Rock

Uriah Heep Singer John Lawton Dies at 74

Uriah Heep
Fin Costello/Redferns

Uriah Heep posed in London in December 1976. Left to right: Lee Kerslake, Mick Box, Ken Hensley, John Lawton and Trevor Bolder.

Lawton is best known for singing on 1977's "Free Me."

Former Uriah Heep vocalist John Lawton died on June 29 of undisclosed causes at the age of 74. According to a note on the long-running British rock band's official site, Lawton's death was "totally unexpected" and the group said that contrary to some reports, "there was no illness involved, which makes his passing incomprehensible."

Lawton reportedly died peacefully with his wife at his side and a private funeral is planned for close family and friends. Following stints in the bands The Deans, West One and Stonewall, Lawton began a long run with German rockers Lucifer's Friend in the late 1960s/early 1970s -- during which he recorded nine studio albums -- and contributed to 20 albums with the Les Humphries Singers in the mid-1970s. Lawton landed his most high-profile gig when he signed on as the lead singer of the prog group Heep, whose name was derived from a character in Charles Dickens' David Copperfield; a spokesperson for Uriah Heep could not be reached at press time for additional comment.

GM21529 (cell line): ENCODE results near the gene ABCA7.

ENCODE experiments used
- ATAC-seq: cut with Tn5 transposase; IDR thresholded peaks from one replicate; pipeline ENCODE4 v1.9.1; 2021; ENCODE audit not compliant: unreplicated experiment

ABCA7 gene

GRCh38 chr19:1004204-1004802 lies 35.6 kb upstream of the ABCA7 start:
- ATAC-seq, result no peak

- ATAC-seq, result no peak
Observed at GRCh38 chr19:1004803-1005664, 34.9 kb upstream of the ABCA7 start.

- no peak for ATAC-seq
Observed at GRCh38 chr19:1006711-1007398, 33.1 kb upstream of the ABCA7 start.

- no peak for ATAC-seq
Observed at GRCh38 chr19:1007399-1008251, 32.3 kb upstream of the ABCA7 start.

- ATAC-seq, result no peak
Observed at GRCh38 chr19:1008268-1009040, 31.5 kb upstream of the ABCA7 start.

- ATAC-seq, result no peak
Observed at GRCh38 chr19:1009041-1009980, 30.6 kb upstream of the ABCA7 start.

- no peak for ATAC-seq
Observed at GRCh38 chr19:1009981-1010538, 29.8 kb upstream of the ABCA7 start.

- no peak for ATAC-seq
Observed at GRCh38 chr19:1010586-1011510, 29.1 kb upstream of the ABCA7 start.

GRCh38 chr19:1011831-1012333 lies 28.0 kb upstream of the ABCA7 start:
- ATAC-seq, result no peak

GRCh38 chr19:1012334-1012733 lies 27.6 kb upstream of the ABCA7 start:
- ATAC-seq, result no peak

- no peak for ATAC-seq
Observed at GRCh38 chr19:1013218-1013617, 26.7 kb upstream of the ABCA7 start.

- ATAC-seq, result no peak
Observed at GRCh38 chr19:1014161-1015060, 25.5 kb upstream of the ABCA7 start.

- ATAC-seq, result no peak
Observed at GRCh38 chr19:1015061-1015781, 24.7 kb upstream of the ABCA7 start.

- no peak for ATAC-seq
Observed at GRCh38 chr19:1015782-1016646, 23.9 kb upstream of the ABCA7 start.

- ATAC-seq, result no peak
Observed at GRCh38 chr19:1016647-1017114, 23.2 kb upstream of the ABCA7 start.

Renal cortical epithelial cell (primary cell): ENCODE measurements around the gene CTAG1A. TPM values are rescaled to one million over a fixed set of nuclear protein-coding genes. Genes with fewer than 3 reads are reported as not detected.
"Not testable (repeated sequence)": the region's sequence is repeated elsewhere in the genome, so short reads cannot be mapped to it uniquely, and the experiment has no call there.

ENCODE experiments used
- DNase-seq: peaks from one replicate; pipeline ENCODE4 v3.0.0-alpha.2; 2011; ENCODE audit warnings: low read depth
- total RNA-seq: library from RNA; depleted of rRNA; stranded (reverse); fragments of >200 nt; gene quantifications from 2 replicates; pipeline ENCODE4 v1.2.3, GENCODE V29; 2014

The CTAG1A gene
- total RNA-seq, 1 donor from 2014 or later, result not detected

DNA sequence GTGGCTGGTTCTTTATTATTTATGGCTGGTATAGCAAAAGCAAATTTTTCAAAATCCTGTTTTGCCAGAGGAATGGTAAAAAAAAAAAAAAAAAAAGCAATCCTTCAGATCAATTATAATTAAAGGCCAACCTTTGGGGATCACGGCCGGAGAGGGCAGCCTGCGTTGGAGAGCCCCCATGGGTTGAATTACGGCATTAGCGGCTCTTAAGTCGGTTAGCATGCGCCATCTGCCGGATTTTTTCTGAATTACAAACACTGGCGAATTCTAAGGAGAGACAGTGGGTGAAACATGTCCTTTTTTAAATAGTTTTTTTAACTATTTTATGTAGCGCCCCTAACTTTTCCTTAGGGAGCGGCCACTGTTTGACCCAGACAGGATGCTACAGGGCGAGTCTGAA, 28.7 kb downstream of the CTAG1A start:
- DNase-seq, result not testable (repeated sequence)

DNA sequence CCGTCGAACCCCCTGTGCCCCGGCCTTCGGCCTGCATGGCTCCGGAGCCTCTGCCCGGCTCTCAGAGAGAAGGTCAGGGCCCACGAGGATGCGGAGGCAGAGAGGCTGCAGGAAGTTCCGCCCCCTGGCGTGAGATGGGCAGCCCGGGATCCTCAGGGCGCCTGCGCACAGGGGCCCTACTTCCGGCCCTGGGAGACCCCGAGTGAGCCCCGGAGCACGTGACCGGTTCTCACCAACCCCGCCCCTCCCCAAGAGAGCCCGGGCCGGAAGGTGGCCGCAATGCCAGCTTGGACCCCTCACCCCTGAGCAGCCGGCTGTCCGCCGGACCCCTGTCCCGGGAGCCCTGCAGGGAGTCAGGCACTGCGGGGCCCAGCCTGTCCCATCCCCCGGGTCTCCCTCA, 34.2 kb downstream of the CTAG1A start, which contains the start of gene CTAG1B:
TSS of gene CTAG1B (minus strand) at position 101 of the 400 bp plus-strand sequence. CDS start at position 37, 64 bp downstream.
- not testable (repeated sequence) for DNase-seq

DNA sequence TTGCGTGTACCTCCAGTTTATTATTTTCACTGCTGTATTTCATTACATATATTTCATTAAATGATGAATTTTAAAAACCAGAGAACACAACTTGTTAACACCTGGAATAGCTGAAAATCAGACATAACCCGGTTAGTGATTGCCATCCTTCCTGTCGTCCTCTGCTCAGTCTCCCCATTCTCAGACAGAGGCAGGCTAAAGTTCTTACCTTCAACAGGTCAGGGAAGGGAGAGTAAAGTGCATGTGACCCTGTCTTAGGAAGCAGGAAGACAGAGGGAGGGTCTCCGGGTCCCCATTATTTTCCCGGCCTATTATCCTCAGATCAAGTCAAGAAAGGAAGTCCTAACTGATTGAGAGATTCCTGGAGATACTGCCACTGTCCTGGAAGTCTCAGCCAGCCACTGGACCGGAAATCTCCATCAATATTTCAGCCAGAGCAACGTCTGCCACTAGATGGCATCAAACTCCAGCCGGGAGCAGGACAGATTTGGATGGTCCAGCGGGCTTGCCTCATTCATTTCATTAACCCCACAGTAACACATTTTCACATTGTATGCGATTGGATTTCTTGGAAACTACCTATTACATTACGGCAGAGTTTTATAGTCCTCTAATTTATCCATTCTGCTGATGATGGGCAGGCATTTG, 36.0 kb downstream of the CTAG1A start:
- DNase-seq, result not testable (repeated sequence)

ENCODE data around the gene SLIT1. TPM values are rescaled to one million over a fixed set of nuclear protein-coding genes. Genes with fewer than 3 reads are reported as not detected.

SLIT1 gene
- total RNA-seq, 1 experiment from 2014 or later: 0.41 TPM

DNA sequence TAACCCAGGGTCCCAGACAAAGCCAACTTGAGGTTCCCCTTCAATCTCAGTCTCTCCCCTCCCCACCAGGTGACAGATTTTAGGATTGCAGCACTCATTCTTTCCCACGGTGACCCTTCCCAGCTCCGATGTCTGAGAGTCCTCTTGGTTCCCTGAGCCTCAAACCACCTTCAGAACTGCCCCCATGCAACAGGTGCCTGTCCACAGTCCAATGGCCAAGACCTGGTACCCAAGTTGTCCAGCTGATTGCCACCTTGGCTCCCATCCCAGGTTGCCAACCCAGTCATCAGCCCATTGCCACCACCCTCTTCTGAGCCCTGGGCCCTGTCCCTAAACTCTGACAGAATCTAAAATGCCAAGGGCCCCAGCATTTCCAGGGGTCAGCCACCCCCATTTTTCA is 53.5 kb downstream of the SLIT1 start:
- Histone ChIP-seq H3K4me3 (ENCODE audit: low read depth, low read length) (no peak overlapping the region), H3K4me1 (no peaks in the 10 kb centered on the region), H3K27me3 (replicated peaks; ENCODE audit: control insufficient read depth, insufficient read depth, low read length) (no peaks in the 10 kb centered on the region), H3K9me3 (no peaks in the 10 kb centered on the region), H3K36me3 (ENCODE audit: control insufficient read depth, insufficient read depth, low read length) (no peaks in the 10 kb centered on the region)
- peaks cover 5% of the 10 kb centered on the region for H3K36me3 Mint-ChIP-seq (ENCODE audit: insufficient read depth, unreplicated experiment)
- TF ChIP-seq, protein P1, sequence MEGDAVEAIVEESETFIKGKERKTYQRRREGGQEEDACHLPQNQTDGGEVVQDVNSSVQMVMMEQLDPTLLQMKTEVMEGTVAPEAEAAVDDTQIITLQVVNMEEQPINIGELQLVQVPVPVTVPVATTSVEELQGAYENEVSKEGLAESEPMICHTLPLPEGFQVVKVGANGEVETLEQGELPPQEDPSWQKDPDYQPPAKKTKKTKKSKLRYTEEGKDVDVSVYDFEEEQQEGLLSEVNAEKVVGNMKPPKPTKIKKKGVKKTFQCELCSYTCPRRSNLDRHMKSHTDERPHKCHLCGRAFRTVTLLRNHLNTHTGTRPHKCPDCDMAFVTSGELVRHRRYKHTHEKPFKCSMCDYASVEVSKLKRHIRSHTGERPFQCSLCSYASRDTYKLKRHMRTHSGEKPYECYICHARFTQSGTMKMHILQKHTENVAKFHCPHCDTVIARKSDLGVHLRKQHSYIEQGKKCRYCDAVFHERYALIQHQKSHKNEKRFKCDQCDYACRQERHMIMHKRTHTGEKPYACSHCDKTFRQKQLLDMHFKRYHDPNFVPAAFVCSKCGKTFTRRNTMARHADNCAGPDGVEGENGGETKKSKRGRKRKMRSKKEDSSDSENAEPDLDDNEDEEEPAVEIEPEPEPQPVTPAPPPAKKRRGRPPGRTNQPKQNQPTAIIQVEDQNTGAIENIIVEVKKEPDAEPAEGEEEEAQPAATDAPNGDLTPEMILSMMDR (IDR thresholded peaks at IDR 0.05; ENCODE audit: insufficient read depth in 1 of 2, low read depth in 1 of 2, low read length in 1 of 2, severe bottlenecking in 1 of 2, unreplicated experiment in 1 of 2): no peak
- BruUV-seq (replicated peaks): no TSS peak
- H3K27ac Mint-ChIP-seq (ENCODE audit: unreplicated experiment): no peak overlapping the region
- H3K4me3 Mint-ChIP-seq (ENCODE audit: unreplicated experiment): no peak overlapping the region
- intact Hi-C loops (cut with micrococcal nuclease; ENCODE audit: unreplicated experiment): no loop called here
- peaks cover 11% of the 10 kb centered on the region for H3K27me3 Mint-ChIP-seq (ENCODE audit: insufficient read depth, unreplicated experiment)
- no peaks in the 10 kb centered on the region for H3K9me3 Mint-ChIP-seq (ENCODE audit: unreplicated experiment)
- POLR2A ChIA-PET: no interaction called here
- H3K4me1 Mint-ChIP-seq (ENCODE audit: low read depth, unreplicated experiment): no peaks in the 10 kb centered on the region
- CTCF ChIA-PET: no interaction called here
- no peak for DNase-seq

He joined Heep in 1976 in time to appear on their 10th studio album, 1976's Firefly, replacing original lead singer David Byron, as well as 1977's Innocent Victim, which featured the easy-rockin' AM-radio single "Free." Lawton's final studio recording with UH was 1978's smoother Fallen Angel, followed by the Live in Europe '79 concert album.

Following his run in UH, Lawton continued to perform with other bands, including Rebel and GunHill (which later changed its name to the John Lawton Band) and with former Heep producer/songwriter Ken Hensley in the Hensley Lawton Band. He also briefly re-joined Heep in 2013 for two weeks during a European tour to fill-in for ailing vocalist Bernie Shaw, released a handful of solo albums and dabbled in acting and directing television in the mid-2000s.

Check out Lawton fronting Uriah Heep and the band's tribute below.